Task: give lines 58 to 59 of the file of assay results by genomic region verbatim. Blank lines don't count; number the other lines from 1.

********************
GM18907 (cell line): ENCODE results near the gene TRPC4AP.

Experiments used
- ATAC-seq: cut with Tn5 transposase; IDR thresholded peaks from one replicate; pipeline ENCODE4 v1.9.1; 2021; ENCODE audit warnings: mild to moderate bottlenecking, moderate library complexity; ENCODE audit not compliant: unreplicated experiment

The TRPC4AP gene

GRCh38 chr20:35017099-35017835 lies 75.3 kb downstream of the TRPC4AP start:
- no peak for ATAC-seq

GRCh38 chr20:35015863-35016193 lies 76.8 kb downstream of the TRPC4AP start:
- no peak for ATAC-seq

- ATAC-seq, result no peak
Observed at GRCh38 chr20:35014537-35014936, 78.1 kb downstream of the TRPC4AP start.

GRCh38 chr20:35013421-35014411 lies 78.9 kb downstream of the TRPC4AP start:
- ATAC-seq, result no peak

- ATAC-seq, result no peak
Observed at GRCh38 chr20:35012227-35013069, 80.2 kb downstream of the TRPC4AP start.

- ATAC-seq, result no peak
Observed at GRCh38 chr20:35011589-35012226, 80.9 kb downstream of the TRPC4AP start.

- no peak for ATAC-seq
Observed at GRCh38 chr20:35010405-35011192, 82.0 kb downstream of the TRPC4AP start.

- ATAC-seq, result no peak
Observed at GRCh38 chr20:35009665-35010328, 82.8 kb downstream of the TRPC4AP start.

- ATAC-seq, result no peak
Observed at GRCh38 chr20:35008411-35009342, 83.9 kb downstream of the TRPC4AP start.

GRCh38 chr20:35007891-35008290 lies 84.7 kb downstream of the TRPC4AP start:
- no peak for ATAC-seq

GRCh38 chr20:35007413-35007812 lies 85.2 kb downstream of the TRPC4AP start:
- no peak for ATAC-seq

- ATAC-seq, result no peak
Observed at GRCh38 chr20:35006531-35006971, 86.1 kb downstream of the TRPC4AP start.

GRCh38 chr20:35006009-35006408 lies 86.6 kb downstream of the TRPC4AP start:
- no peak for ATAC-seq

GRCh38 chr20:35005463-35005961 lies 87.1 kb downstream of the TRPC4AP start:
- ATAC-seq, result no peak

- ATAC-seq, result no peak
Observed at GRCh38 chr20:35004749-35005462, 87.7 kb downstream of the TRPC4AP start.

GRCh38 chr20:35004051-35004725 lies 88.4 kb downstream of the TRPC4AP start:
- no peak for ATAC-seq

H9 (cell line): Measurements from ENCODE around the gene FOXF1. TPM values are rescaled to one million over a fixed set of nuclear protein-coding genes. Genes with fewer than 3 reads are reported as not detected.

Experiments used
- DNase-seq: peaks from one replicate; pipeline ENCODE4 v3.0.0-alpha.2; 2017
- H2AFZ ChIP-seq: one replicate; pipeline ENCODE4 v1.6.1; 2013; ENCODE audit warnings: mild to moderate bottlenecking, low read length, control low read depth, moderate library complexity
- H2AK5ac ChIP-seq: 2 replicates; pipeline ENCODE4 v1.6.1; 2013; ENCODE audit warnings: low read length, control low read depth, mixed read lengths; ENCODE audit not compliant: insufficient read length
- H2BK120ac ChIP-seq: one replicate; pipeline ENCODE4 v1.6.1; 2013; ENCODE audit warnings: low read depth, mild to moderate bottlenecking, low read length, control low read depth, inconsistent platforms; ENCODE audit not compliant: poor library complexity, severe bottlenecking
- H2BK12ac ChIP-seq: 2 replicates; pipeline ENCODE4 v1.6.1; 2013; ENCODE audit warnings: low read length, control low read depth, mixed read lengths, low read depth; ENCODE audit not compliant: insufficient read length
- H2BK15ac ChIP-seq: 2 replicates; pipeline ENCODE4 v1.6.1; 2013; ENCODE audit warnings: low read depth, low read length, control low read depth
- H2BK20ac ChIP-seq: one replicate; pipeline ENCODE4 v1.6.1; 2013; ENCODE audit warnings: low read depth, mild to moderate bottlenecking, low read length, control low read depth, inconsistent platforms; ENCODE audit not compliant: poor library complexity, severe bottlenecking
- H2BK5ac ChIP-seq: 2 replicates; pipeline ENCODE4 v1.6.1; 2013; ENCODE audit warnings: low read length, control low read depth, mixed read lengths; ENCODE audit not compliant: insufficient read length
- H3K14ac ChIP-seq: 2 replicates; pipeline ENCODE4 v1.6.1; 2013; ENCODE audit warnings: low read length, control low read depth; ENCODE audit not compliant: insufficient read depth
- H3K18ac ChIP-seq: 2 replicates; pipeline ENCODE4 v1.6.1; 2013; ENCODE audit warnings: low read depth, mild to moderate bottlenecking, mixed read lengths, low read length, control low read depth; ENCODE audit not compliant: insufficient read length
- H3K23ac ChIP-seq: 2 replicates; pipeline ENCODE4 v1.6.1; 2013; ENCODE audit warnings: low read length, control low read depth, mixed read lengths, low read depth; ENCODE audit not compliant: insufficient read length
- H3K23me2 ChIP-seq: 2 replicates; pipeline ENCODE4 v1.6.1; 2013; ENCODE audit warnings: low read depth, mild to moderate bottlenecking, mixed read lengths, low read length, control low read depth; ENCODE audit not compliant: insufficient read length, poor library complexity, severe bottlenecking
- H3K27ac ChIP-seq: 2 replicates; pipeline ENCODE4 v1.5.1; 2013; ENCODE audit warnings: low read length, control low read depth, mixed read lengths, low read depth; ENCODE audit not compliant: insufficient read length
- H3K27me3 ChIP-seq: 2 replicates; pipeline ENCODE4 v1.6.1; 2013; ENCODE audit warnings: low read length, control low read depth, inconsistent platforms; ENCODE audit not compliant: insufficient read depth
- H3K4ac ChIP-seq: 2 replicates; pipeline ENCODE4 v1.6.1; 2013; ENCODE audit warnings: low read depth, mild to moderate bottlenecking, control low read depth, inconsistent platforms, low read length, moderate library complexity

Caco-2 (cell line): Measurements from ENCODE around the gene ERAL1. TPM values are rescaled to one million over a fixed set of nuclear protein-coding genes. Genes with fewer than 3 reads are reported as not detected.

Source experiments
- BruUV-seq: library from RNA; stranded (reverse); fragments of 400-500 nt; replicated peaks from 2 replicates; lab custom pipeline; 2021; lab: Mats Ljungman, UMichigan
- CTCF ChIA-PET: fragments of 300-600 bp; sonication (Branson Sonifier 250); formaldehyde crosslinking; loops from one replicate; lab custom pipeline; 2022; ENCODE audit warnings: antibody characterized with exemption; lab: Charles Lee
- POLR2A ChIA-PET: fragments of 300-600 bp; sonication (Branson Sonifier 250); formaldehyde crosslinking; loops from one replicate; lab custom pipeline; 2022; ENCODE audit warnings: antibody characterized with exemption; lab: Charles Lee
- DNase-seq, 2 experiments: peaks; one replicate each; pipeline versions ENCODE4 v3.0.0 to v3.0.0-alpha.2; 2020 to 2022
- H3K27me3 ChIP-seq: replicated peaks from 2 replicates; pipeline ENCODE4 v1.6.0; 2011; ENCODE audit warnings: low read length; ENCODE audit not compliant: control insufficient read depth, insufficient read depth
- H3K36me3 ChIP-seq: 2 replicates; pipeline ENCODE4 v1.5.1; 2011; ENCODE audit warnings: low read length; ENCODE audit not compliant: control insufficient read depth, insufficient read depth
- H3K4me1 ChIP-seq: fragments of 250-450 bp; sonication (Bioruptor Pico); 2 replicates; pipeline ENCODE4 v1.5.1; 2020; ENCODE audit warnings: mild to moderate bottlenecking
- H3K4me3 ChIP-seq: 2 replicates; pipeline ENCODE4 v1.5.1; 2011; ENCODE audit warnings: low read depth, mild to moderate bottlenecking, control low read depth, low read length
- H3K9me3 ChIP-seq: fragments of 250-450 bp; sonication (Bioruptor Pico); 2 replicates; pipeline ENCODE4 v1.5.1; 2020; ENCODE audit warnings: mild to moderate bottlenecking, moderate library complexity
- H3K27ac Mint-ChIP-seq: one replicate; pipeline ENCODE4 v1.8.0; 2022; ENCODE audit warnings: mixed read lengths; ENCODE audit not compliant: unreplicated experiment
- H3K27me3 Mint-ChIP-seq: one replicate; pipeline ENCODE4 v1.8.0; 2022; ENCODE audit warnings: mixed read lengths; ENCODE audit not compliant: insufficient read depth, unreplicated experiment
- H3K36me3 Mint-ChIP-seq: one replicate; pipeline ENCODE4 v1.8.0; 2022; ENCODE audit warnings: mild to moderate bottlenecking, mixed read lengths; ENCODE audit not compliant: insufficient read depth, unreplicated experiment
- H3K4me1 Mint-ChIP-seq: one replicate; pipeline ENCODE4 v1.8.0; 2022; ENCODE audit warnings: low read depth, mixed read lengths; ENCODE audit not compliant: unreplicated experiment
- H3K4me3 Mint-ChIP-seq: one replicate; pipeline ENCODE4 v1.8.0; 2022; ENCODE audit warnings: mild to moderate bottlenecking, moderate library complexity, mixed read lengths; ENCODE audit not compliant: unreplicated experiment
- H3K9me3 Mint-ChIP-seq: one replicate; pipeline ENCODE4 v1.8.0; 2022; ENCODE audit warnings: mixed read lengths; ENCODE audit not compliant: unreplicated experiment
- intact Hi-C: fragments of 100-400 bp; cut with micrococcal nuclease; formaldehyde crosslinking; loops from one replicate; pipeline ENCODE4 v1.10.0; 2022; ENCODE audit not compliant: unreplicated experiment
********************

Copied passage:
- POLR2A ChIA-PET: fragments of 300-600 bp; sonication (Branson Sonifier 250); formaldehyde crosslinking; loops from one replicate; lab custom pipeline; 2022; ENCODE audit warnings: antibody characterized with exemption; lab: Charles Lee
- DNase-seq, 2 experiments: peaks; one replicate each; pipeline versions ENCODE4 v3.0.0 to v3.0.0-alpha.2; 2020 to 2022